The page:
Jordan: Wadi Mujib
Jordan’s most famous wadi is Wadi Rum with its red desert sands, but no less worth experiencing is the huge Wadi Mujib. Its gorge cuts through the surrounding desert landscapes before entering the Dead Sea at 410 meters below sea level. © Yousef Omar
Jordan: Wadi Mujib
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Last updated: May 8, 2013

Hidden gems of the Middle East

Banner Icon Photo Essay Leave the world of fast food chains and mass tourism, we have found the places you can enjoy without the fuzz.

Libya: Leptis Magna

Given the size of the Roman Empire at its height, there are myriad places you can travel to if you are looking for ruins of ancient Roman cities. Leptis Magna, on the Libyan coast, about 120 km to the east of the capital Tripoli, is today one of the least known Roman city sites — but also one of the most striking. Spanning a large area - and remarkably well-preserved in parts - one of Leptis Magna’s greatest assets is its anonymity. You’ll rarely find throngs of tourists here, making it possible to explore the magnificent ruins relatively undisturbed.

Egypt: Nuweiba

If you fancy a trip to the beach, Egypt’s Sinai peninsula has other options than the touristy beaches of Sharm al Sheikh. One example is the town of Nuweiba, on the eastern part of the peninsula, on the coast of the Gulf of Aqaba. Tiny Nuweiba offers only basic services and while most tourists might head for the bigger resort towns, Nuweiba is beloved by those in the know. “I’ve never felt so relaxed, so close to nature in my life,” says one visitor writing for the website Art of Backpacking. Also check out the Art of Backpacking for more beautiful Middle Eastern beaches off the beaten track.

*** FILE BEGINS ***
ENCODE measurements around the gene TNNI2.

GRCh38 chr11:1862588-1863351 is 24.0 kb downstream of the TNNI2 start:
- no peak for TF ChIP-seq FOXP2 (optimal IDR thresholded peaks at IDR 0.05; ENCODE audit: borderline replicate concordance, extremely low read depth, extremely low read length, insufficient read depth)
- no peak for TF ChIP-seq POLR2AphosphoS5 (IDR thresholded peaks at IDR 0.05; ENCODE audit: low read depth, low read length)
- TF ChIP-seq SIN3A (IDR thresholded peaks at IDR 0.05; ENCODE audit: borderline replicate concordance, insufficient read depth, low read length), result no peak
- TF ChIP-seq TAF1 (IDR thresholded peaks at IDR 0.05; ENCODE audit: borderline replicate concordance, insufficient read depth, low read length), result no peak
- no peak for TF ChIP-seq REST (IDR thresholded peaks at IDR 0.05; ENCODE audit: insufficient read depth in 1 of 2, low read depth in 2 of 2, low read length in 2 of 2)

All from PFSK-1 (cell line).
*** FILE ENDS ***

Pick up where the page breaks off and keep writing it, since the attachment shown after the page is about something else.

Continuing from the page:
Yemen: Socotra

Unfortunately, it’s unlikely that we’ll be able to take a vacation on other planets in our lifetime. But not to worry – the next best thing might be the island of Socotra about 380 kilometres east of the coast of Yemen. The island’s isolation in the Indian Ocean means that it has developed unique nature and plant life, almost unlike anything else on Earth. Like the majestic Dragon Blood Trees pictured above, found only on Socotra.

Morocco: Chefchaouen

Everyone knows Marrakesh, Casablanca, and Fez — Morocco’s famous cities. But venture outside the big city life and Morocco also boasts a number of fascinating smaller towns that are definitely worth visiting. One such town is Chefchaouen in the northwestern Rif Mountains. In Chefchaouen’s old town, almost every other house is coloured a shade of bright blue, creating an astonishing effect, a sea of blue — in addition to the charms of wandering the narrow streets and twisting alleys of any old Moroccan town.

Jordan: Wadi Mujib

Jordan’s most famous wadi is Wadi Rum with its red desert sands, but no less worth experiencing is the huge Wadi Mujib. Its gorge cuts through the surrounding desert landscapes before entering the Dead Sea at 410 meters below sea level. A river flows through the gorge, so to trek there you have to be ready to get wet, and climb up the occasional waterfall. The area around the gorge is also a natural reserve, which boasts of incredible nature and wildlife.

Iran: Mashhad

If you are planning a visit to Iran, make sure to explore the country beyond Tehran and Esfahan. Take for example Mashhad, Iran's second-largest city, located in the northeast. See the gigantic shrine of the Twelver Shi'ite Imam Reza, one of the world's biggest mosques which attracts millions of pilgrims annually — and the incredible architecture of the small villages in the mountains outside the city, like Kang, pictured above. Don’t forget to stop by in one of Mashhad's parks and have a hearty plate of dizi, Iran's traditional mutton stew.

Vera Illugadóttir
Vera is an arabic student from Iceland. She has been an intern with Your Middle East since October 2012. Follow Vera on her popular blog http://lemurinn.is/
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